A publication of the Archaeological Institute of America
In a mystery worthy of Agatha Christie, scholars seek clues to the identity of a mummy that could clarify the royal succession at the end of Egypt's 18th dynasty.
On January 6, 1907, Theodore M. Davis, a wealthy American financier, and
his hired archaeologist, a young Englishman, Edward R. Ayrton, opened a
most unusual tomb in Egypt's Valley of the Kings. The tomb, designated KV55
or simply Tomb 55, was unimpressive, with a single chamber and side niche,
but its contents were extraordinary.
The largest object was a wooden shrine, sheathed in gold, that had been
made for the funeral of Queen Tiye, the mother of the late 18th Dynasty
pharaoh Akhenaten (r. 1350-1333 B.C.). This pharaoh's name could be read on
two of the four clay bricks found on the tomb's floor. In the niche were
four jars, originally inscribed for Kiya, a secondary wife of Akhenaten,
mismatched with stoppers bearing exquisite portraits, probably of one or
more of Akhenaten's daughters. The strangest of the tomb's contents was an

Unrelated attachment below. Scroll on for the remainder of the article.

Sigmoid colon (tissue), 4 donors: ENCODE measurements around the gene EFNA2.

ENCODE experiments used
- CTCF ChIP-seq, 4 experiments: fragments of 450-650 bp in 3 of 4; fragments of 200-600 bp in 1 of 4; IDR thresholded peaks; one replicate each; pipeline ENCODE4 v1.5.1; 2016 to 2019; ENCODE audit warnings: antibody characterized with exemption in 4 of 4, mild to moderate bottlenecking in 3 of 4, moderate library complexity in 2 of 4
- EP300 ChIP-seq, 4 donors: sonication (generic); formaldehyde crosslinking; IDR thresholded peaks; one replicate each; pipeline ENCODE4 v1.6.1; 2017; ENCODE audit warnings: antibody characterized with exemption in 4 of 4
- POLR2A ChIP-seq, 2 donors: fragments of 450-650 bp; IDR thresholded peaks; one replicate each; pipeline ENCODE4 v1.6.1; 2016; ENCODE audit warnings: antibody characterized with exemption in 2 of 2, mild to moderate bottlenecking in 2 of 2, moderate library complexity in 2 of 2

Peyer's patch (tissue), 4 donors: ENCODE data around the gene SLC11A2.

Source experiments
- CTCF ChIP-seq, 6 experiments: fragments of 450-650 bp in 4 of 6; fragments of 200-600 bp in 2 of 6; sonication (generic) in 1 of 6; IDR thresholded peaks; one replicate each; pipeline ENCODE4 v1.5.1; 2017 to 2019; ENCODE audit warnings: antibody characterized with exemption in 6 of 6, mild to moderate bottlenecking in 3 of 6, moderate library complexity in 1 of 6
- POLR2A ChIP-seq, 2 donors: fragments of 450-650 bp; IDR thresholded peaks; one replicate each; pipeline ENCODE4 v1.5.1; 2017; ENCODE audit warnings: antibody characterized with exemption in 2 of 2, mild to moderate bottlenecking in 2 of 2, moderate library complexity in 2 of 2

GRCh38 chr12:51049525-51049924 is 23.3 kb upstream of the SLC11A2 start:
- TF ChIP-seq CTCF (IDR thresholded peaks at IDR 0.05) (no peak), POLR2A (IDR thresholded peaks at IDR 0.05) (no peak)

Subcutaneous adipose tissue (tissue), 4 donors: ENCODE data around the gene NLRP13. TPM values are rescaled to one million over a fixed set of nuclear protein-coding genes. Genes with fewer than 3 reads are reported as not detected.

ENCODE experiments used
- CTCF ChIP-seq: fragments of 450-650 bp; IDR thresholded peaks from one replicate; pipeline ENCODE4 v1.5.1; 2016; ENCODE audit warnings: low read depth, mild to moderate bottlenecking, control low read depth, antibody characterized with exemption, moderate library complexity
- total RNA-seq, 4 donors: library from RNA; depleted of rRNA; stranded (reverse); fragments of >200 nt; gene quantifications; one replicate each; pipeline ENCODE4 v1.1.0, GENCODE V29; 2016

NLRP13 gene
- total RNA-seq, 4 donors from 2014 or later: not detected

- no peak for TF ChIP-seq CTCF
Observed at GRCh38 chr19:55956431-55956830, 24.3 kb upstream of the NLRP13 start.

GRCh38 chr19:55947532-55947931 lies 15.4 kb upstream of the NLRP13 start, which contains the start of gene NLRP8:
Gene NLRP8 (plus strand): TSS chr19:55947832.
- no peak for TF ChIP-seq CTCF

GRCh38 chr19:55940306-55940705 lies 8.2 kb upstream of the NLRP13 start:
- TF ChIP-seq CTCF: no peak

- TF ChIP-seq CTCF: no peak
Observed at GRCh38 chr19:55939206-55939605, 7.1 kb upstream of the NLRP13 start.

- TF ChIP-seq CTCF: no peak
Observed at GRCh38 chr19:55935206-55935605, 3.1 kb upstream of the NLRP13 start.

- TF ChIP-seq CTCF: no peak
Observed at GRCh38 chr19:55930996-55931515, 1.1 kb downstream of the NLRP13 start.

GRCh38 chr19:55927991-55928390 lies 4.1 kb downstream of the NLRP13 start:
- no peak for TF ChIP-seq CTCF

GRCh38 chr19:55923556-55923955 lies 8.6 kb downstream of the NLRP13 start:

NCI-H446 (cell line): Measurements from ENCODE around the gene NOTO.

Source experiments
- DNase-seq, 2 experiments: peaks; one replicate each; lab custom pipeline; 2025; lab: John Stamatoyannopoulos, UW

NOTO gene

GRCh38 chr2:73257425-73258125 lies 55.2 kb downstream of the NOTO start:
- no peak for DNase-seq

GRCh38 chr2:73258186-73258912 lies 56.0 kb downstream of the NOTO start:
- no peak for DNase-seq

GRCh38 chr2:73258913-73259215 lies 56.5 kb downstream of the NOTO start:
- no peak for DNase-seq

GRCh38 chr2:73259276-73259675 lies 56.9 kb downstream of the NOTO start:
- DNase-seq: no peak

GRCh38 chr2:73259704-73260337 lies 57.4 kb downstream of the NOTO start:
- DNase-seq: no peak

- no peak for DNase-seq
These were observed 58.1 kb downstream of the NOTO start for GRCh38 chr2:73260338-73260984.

elaborate coffin, also originally for Kiya as attested by reworked yet
still decipherable inscriptions, but adapted for a male burial by the
addition of a beard and the alteration of the inscriptions. The face on the
coffin had been broken off and the royal names on it, which might have
identified its occupant, removed.
In the century following its discovery, Tomb 55 has been hotly debated,
especially the identity of the remains in the coffin and how that person
fit into the royal family and succession at the end of the 18th Dynasty.
"It is probably true to say," notes Aidan Dodson of Bristol University,
"that there are as many interpretations as Egyptologists who have written
about the notorious Tomb 55. But it matters: the tomb provides part of the
key to what was actually going on at the end of Akhenaten's reign-and
perhaps at the end of Tutankhamun's as well." Results of an examination of
the skeleton by British Museum Egyptologist and physical anthropologist
Joyce M. Filer, published here in detail for the first time (click here), may
help close the book on Tomb 55's mysterious occupant.
Mark Rose is the executive editor of ARCHAEOLOGY.